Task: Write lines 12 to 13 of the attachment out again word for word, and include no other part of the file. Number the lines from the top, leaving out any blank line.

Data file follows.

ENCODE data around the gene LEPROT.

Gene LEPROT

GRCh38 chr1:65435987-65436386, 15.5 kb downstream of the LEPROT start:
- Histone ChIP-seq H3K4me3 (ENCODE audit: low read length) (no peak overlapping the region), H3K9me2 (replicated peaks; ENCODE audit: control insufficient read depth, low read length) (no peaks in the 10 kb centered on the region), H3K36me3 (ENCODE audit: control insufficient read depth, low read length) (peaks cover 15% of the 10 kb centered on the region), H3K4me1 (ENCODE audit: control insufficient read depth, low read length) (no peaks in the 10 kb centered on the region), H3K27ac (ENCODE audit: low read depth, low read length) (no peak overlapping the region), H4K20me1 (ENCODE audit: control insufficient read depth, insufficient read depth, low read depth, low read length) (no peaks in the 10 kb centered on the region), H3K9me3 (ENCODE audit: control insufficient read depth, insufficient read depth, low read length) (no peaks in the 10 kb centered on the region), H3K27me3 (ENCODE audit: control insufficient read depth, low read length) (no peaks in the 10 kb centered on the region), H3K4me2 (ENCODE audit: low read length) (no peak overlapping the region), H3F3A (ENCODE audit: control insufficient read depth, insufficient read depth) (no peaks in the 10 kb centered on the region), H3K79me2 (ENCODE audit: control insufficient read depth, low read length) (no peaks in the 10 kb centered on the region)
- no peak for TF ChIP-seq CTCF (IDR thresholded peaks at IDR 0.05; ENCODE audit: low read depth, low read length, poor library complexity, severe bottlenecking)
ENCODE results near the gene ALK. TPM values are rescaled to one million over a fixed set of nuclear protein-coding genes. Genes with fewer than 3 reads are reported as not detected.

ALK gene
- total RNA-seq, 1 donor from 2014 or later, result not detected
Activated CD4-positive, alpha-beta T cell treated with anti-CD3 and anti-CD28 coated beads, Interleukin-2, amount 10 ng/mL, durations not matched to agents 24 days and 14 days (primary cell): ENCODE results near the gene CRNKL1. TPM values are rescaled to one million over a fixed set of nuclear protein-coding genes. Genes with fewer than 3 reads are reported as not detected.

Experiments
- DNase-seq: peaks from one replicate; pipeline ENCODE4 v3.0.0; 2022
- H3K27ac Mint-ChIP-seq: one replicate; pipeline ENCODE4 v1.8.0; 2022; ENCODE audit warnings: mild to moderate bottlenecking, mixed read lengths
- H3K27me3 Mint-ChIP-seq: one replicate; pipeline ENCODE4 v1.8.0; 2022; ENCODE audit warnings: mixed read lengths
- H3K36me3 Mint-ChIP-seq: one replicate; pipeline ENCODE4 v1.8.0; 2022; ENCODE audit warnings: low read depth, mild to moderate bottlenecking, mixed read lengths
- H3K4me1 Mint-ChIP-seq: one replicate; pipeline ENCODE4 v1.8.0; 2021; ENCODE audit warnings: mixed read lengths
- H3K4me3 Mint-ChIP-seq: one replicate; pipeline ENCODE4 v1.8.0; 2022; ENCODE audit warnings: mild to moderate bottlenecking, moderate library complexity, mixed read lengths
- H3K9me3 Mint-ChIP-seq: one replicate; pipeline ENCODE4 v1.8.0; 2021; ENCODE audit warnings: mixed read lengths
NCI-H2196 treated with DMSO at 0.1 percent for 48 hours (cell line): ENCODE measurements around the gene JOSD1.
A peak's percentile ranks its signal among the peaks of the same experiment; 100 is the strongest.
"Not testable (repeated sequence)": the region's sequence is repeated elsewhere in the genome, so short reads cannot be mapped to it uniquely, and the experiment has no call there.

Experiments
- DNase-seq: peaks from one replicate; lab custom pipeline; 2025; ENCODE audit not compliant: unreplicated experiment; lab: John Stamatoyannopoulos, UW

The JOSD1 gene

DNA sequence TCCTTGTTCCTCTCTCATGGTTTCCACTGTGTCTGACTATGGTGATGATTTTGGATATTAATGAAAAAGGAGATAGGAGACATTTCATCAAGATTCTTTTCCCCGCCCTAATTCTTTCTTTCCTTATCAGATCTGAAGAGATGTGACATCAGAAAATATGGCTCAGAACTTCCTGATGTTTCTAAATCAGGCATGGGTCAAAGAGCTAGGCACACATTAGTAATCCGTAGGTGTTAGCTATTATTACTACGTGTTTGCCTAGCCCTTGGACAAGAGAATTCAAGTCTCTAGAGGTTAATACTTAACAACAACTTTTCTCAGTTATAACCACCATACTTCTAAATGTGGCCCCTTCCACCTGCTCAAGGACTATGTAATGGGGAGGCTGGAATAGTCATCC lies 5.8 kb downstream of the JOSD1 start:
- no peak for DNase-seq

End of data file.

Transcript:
- H3K27ac Mint-ChIP-seq: one replicate; pipeline ENCODE4 v1.8.0; 2022; ENCODE audit warnings: mild to moderate bottlenecking, mixed read lengths
- H3K27me3 Mint-ChIP-seq: one replicate; pipeline ENCODE4 v1.8.0; 2022; ENCODE audit warnings: mixed read lengths